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Research data management: Introduction

 

March 20, 2020 update: While the physical SFU Libraries are temporarily closed due to COVID-19 measures, we are happy to continue to support you with any research data management questions remotely. Please feel free to contact us by email at data-services@sfu.ca during this time, and we can set up a meeting via video conferencing or telephone.

 

What is research data?

Research data is the material you collect or create over the course of academic work, whose analysis supports published scholarship. This is the data that would be required for your results or findings to be properly reconstructed and evaluated.

Research data can take a wide range of forms, and can include both non-digital and digital material. Common types of research data include images, tabular data, audio or video interviews, music, experimental data, instrument data, models, and compiled data. 

Not all written records and computer files in a research lab are considered research data. For example, procedural information like lab schedules or timetables, or contact information, would not be considered research data.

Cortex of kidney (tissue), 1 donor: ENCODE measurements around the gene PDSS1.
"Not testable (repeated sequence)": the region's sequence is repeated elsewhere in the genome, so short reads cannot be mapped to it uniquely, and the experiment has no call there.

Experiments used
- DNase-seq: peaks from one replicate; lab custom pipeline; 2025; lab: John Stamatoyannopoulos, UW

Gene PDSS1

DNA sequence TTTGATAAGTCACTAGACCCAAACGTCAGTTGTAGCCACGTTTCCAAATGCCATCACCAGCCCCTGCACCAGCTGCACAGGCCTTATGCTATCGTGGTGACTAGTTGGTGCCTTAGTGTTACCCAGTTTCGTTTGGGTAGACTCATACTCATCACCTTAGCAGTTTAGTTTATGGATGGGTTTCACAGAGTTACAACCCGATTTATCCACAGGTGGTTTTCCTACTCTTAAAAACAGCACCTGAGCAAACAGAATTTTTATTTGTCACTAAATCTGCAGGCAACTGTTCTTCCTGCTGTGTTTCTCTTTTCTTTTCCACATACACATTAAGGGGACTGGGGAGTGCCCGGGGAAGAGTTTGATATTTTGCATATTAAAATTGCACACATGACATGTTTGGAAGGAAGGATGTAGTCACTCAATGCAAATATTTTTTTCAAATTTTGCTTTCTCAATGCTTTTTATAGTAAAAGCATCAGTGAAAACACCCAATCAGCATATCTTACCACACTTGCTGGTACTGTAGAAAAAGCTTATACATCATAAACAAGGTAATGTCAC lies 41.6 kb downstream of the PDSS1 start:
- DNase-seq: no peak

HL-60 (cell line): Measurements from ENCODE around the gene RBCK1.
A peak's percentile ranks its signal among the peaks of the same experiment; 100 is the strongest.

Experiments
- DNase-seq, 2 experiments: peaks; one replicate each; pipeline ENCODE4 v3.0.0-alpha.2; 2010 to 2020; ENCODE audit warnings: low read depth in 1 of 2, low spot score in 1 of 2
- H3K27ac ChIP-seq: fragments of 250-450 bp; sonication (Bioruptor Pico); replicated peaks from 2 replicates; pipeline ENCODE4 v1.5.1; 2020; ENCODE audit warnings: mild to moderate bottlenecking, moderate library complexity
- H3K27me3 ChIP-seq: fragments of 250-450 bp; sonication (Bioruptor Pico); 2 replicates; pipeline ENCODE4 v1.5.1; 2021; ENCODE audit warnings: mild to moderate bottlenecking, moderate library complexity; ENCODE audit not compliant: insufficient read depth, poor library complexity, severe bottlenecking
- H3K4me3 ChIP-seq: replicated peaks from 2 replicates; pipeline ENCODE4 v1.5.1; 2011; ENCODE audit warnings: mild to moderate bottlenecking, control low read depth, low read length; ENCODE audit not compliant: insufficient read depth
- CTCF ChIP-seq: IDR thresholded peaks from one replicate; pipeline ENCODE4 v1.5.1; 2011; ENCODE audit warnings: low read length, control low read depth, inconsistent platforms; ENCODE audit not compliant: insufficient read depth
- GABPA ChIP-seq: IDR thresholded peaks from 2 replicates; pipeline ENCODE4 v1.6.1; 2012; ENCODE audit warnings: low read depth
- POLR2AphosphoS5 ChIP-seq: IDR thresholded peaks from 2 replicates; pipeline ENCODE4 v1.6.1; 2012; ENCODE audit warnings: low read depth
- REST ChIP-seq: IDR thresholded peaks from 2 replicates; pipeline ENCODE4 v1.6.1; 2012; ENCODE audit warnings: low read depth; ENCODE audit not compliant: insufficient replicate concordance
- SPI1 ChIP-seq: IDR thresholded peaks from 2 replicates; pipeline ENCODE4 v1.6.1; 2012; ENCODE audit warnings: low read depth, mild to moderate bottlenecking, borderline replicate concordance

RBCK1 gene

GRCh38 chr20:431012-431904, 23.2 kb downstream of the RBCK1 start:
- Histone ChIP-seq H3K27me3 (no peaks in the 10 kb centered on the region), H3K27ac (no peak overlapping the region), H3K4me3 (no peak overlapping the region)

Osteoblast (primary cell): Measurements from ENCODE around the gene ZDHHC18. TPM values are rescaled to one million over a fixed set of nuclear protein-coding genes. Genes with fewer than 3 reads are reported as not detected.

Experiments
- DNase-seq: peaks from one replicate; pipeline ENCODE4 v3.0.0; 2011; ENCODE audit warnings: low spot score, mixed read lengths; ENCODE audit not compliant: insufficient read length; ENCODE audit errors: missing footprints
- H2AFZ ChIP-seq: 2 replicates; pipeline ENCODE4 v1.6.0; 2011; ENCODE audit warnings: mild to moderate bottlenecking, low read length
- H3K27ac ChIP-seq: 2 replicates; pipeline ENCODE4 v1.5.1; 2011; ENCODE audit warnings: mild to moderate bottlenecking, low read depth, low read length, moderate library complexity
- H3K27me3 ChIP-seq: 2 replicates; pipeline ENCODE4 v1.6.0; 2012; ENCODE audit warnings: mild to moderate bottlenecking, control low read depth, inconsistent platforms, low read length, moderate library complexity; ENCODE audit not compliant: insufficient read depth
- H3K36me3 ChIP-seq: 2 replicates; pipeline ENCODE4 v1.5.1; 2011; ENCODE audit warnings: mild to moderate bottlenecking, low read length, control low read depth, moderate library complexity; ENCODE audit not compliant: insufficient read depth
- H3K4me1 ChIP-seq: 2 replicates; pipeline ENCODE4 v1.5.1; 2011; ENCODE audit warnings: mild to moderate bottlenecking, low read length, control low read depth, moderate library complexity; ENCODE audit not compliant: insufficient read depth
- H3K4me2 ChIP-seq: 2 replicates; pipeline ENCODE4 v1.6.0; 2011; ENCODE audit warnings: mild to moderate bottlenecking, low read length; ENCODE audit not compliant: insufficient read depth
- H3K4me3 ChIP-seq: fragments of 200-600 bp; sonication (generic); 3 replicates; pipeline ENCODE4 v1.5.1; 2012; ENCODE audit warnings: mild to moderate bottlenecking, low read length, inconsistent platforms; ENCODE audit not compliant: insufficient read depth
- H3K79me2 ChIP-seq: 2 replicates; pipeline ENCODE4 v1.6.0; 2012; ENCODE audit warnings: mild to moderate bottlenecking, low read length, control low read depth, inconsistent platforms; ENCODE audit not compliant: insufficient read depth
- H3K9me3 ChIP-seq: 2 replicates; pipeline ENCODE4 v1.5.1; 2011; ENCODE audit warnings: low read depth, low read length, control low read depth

What is research data management, and why does it matter?

Research data management describes the activities that support the responsible handling and organization of data created as part of a research project. For example, data management can help you handle situations such as these: 

  • If you wanted to share your data with another researcher, would they be able to make sense of your work? 
  • If you needed to check your data or re-use it again five years from now, how easy would it be to find and use those records?

One good way to address these and other questions is to create a data management plan. Key components of such a plan include determining methodologies for responsibly organizing, securing, and sharing research data.

Responsibly managing your research data is important because it helps current and future users of the data interpret, interact with, and evaluate your work. In addition, a growing number of journal publishers, research grant funders, and research ethics boards are introducing requirements for the appropriate sharing of research data.

Key aspects of research data management

Access data

Information and resources relating to identifying, discovering, and accessing data produced and shared by other researchers or data providers.

Organize data

Best practices for research data file organization, naming, and documentation help ensure a high level of data accessibility.

Secure data

Data management strategies designed to protect the integrity of research data, with an emphasis on encryption, data backups, and accessible file format selection.

Share data

Key principles supporting the responsible sharing of research data, including research data repository recommendations, data sharing ethical considerations, and the requirements of research funders.